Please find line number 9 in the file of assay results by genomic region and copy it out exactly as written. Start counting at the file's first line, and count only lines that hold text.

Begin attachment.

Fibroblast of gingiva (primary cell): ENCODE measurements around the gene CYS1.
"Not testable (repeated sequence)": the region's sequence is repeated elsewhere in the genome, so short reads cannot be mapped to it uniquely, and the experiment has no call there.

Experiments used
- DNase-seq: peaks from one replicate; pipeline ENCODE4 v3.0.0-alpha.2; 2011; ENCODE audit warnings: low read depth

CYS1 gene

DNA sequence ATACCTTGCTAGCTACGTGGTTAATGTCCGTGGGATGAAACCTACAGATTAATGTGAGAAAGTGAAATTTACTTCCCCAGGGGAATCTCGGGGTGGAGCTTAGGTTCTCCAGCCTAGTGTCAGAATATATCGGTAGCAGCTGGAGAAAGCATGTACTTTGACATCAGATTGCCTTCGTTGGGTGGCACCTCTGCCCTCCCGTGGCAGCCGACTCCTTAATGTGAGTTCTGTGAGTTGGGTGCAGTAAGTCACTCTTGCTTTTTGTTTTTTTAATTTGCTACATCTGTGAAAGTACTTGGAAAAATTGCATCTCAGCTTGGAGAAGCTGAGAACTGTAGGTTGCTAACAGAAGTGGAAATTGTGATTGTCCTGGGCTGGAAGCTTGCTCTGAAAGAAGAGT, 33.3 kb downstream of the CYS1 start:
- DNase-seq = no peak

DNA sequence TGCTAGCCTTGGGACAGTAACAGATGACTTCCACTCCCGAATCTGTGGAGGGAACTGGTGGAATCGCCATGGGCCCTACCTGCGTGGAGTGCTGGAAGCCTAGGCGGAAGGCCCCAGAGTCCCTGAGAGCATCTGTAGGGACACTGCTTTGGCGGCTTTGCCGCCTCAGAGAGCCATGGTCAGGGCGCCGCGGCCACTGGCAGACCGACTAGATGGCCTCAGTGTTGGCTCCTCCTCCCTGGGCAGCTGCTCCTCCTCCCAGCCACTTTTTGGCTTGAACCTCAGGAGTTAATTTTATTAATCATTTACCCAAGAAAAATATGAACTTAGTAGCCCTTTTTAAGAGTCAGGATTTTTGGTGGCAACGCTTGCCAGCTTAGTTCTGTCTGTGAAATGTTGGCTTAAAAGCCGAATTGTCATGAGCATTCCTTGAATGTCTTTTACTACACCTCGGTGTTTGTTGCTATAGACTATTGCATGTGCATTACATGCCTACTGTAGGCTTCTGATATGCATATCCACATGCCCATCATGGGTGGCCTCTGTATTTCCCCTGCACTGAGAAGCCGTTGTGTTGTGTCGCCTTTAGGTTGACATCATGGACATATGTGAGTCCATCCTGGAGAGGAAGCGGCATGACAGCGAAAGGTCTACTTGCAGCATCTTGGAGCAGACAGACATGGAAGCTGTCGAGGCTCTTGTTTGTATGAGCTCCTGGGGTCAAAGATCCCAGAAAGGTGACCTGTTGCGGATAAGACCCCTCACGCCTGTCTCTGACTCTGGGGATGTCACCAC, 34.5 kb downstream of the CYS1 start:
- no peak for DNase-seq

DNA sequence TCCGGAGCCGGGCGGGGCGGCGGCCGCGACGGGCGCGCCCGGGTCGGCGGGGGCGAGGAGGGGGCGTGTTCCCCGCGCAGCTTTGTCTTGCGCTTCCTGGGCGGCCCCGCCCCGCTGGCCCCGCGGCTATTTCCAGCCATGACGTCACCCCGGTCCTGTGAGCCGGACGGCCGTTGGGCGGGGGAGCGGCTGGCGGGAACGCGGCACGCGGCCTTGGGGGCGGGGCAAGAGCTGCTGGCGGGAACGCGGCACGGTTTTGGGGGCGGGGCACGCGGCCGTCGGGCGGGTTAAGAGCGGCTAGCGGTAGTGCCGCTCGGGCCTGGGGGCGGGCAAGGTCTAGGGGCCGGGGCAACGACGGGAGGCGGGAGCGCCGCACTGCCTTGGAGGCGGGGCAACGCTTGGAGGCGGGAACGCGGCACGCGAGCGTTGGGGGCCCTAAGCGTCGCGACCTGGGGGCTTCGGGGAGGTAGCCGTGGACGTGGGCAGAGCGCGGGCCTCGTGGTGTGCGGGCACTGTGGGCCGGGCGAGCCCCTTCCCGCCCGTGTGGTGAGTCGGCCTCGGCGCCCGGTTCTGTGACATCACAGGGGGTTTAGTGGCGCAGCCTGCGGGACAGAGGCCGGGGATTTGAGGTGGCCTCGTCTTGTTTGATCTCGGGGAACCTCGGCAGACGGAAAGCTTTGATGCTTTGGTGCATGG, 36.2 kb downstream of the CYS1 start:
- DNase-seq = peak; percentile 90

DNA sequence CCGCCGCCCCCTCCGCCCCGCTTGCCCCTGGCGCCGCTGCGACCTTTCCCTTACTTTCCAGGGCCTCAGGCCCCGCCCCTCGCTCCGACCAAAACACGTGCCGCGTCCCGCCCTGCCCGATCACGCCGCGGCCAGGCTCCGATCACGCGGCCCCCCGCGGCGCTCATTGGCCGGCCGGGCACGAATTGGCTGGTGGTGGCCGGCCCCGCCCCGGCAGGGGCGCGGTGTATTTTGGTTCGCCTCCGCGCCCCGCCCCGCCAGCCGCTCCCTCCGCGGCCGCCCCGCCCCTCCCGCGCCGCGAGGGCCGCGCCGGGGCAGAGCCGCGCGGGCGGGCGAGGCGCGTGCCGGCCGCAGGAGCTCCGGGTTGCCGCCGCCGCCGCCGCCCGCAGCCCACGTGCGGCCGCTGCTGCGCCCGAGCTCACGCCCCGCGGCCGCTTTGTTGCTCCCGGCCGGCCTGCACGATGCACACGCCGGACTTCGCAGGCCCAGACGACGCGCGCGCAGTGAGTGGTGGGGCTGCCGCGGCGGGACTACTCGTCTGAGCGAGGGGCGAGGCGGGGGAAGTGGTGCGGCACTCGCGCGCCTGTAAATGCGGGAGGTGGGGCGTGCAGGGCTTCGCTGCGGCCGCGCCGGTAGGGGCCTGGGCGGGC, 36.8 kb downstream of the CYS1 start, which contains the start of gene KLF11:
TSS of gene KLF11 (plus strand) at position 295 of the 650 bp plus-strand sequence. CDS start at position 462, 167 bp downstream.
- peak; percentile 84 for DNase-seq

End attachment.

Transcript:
- no peak for DNase-seq